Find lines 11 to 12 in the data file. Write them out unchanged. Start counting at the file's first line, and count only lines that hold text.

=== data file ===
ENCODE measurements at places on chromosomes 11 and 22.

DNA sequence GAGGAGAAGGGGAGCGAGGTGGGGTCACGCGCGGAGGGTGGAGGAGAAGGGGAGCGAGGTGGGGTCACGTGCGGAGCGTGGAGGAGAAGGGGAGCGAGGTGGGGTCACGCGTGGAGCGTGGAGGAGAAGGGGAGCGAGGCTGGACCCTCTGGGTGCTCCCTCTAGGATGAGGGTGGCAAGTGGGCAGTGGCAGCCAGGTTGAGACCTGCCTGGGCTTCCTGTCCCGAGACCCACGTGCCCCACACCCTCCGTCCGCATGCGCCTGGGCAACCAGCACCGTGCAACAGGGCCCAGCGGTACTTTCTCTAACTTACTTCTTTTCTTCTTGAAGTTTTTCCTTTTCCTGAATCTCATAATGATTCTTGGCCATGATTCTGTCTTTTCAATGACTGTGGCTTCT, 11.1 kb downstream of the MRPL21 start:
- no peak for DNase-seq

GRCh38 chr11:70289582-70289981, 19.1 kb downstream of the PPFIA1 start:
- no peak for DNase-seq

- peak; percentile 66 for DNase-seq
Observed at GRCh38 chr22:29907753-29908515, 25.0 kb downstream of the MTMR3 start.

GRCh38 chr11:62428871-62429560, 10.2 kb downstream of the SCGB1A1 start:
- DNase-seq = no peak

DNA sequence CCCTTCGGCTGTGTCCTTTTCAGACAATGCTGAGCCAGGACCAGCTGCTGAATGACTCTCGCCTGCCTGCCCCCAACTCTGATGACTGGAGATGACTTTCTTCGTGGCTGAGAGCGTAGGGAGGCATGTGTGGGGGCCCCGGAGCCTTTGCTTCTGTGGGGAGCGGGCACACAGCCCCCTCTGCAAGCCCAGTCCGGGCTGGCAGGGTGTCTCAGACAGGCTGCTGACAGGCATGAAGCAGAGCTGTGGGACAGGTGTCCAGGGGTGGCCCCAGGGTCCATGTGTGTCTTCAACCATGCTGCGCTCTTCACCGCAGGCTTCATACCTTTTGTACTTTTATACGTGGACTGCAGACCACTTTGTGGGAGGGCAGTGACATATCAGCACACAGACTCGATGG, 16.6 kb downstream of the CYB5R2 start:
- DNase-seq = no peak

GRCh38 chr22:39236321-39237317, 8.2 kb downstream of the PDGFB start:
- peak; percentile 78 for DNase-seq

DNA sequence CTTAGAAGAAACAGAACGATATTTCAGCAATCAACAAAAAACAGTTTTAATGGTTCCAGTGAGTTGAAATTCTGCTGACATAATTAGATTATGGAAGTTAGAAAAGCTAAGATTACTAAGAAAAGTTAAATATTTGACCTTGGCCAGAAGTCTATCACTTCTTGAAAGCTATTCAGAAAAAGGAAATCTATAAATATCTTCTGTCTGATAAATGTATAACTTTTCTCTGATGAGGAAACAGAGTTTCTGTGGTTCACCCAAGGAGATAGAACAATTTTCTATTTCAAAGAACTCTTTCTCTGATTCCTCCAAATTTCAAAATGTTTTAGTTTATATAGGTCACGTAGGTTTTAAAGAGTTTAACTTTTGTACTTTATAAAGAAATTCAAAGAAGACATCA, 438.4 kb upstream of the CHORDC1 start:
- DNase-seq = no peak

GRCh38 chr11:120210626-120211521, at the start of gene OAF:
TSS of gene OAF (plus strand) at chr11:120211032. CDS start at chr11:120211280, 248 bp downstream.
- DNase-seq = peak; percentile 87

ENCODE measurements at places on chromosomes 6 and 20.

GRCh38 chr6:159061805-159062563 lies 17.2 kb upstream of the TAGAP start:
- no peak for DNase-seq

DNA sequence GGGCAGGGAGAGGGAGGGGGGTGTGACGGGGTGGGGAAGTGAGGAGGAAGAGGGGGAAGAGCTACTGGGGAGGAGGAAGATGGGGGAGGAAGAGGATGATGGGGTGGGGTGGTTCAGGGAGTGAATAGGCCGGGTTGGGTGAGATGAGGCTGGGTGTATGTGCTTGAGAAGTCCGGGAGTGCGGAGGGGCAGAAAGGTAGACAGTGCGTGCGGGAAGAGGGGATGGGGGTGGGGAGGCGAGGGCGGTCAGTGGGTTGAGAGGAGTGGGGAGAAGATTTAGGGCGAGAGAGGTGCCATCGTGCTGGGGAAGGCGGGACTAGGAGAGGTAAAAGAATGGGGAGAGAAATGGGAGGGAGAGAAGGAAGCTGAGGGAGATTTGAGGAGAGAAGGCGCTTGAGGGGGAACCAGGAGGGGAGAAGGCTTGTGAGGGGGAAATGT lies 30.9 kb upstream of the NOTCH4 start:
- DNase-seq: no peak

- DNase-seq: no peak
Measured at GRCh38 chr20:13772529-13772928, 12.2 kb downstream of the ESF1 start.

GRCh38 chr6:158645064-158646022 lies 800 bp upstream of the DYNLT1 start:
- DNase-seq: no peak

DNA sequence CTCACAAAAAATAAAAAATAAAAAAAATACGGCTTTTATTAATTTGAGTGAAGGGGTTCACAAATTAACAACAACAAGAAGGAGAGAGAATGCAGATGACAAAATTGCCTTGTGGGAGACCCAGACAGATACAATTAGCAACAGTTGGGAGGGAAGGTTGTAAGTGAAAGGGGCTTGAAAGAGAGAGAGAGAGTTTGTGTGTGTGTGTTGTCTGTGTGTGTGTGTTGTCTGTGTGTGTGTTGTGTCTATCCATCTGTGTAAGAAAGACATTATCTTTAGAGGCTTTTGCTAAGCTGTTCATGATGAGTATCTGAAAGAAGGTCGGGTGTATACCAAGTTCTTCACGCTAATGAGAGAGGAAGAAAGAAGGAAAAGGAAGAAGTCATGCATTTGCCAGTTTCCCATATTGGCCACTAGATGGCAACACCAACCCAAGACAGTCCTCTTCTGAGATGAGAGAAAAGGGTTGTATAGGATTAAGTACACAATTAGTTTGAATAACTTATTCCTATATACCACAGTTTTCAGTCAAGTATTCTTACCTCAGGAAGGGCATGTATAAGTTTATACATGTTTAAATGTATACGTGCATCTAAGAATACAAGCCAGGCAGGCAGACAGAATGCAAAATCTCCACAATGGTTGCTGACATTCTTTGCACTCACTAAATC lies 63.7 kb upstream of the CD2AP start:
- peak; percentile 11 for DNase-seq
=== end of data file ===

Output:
- DNase-seq = no peak

GRCh38 chr22:39236321-39237317, 8.2 kb downstream of the PDGFB start: